ST. LOUIS (KMOV.com) -- A St. Louis non-profit aimed at helping homeless veterans secure housing is beginning work on two new apartments in north St. Louis.
A private citizen donated a vacant building in the 4300 block of Farlin Avenue to the non-profit "Moving Upward STL" in 2018. On Saturday, the organization's founder, Byron Hayes, and several volunteers got inside to begin the demolition process.
"Today is basically just cleaning out the building, as you can see people are dusty and dirty, hands blistering up, just getting it all cleaned out and get it ready for phase II which is putting it back together," Hayes said.
The group of volunteers, including private citizens, community members and the St. Louis Jaycee Foundation helped Hayes sweep up broken glass, remove carpet, pull up floor tiles and knock out dry wall.
Lou Bahrmasel lives in St. Charles County and said he wanted to help improve the image of north St. Louis by lending a hand.
"There’s always been a vision of north St. Louis that’s been troubling and I had an opportunity to give back to the community," he said. "It allows me to actually not just sit back in St. Charles County where everything is pristine for the most part."
Bahrmasel was joined by fellow volunteer Lisa Eckert, who lives in Belleville. She volunteered her time as part of a community service project her employer offers. But for Eckert, the work is personal.
"My dad was a Marine, he served in Korea, and it’s just really important to me to help the veterans," Eckert said. "There are so many that are homeless, and have issues and there are so many suicides … It just overwhelms me and it’s tragic and I want to do everything I can to help the veterans."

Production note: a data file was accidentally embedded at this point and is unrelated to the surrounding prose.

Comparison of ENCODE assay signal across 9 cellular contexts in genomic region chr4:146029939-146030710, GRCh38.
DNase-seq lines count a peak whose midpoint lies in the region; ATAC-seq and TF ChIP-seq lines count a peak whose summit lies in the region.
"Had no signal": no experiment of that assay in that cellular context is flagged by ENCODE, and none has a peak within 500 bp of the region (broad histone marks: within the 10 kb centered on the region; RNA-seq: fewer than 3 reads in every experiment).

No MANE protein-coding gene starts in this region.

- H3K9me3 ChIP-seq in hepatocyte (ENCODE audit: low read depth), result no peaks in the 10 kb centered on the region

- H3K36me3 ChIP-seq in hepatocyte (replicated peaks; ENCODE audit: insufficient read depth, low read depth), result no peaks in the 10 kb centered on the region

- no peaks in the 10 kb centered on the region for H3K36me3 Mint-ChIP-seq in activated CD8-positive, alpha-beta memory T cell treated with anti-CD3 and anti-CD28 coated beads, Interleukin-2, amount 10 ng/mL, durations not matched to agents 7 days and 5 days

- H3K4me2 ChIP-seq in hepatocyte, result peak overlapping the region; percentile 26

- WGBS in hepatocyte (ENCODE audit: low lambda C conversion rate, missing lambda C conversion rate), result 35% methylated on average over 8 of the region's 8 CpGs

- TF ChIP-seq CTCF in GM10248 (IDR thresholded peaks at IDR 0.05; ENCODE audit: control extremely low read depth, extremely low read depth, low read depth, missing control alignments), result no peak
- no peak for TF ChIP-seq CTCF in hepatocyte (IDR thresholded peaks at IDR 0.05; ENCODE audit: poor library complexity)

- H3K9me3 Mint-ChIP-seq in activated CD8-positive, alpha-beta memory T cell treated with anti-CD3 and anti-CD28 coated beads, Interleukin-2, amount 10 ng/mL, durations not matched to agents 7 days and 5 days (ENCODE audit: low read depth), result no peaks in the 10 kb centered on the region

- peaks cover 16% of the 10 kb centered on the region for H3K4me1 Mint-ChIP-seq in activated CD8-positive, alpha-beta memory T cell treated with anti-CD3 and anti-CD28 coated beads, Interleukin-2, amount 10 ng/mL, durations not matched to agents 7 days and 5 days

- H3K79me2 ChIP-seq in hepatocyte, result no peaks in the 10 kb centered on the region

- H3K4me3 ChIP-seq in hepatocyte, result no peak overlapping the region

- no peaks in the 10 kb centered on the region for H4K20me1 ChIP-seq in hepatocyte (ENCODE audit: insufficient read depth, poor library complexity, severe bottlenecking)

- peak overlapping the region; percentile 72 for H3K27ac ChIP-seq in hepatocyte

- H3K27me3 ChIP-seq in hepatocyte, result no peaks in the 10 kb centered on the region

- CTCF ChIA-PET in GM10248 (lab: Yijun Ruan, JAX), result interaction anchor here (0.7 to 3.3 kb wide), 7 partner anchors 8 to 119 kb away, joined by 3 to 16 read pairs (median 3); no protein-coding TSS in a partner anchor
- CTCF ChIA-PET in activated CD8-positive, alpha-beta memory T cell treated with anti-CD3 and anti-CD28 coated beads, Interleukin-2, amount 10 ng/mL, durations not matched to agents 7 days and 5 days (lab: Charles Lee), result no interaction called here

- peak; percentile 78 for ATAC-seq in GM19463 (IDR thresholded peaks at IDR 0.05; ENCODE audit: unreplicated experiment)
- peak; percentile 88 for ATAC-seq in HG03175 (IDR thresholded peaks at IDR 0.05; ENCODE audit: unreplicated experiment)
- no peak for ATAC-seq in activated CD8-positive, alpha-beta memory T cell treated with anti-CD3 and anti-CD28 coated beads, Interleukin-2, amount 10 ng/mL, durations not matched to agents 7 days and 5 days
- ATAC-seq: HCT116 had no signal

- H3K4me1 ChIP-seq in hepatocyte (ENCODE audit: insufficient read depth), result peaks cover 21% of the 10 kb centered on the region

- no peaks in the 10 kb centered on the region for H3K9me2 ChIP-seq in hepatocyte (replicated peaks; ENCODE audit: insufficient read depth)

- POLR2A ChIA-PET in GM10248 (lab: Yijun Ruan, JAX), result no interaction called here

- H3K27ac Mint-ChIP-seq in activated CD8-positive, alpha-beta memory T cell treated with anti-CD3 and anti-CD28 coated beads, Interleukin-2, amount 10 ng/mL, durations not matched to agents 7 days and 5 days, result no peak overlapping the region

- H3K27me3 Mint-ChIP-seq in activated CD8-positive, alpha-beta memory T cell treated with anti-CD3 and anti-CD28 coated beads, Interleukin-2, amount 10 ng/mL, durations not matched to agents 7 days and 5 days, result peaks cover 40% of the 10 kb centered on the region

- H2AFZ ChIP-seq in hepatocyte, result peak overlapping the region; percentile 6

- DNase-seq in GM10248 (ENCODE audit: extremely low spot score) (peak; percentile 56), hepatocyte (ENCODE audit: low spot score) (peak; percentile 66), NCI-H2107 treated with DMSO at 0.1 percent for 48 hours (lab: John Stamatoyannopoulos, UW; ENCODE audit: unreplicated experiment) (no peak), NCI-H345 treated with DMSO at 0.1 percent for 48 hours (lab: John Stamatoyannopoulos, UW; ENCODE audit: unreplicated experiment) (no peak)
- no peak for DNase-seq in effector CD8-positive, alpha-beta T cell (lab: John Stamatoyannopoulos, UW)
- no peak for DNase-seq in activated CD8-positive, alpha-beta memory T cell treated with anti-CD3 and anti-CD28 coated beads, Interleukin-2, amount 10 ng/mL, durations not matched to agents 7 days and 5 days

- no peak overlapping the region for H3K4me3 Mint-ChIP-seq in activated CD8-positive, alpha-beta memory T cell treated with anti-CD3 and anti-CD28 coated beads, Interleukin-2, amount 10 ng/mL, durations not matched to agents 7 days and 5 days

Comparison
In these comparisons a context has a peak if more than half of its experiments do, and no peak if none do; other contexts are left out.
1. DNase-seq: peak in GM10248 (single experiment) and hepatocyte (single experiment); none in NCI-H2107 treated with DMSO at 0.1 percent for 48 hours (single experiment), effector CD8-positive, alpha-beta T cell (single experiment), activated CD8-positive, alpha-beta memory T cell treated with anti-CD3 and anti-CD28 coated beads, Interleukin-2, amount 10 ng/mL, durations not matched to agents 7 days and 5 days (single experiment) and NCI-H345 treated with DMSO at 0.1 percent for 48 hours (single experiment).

Hayes said the goal is to convert the building into two, two-bedroom apartments for homeless veterans by spring of 2021.
According to Hayes, the apartments will be available under the HUD/Veteran Administration's housing initiative - Project HERO.
"Project HERO" (Housing, Employment, Recovery, Opportunities), is a partnership of the Department of Veterans Affairs, the Missouri Department of Mental Health and the St. Patrick Center -- who implements the program.
The program began in 2008 with the Washington Avenue Apartments in downtown St. Louis.
Homeless veterans that are eligible for the housing must have been honorably discharged from the military and follow strict rules if they move in. Daily check-ins, weekly drug testing and no alcohol are a few of the rules they must abide by.
In addition, Hayes said he plans to teach the veterans life skills to help them get back on their feet.
"We’ll teach them important skills, job opportunities, economic training, savings plans, so it’s really a well-rounded program to try to get veterans back on their feet, on their own and live independently, that’s the goal," Hayes said.
When the organization begins phase two of the demolition, Hayes said he will need the help of skilled workers like roofers, electricians and plumbers. Phase III will consist of adding furniture and the finishing touches, before turning over the unit to a homeless veteran.
If you are able to offer your skillset and volunteer your time with this project, visit www.movingupward-STL.org or call 314-329-5804.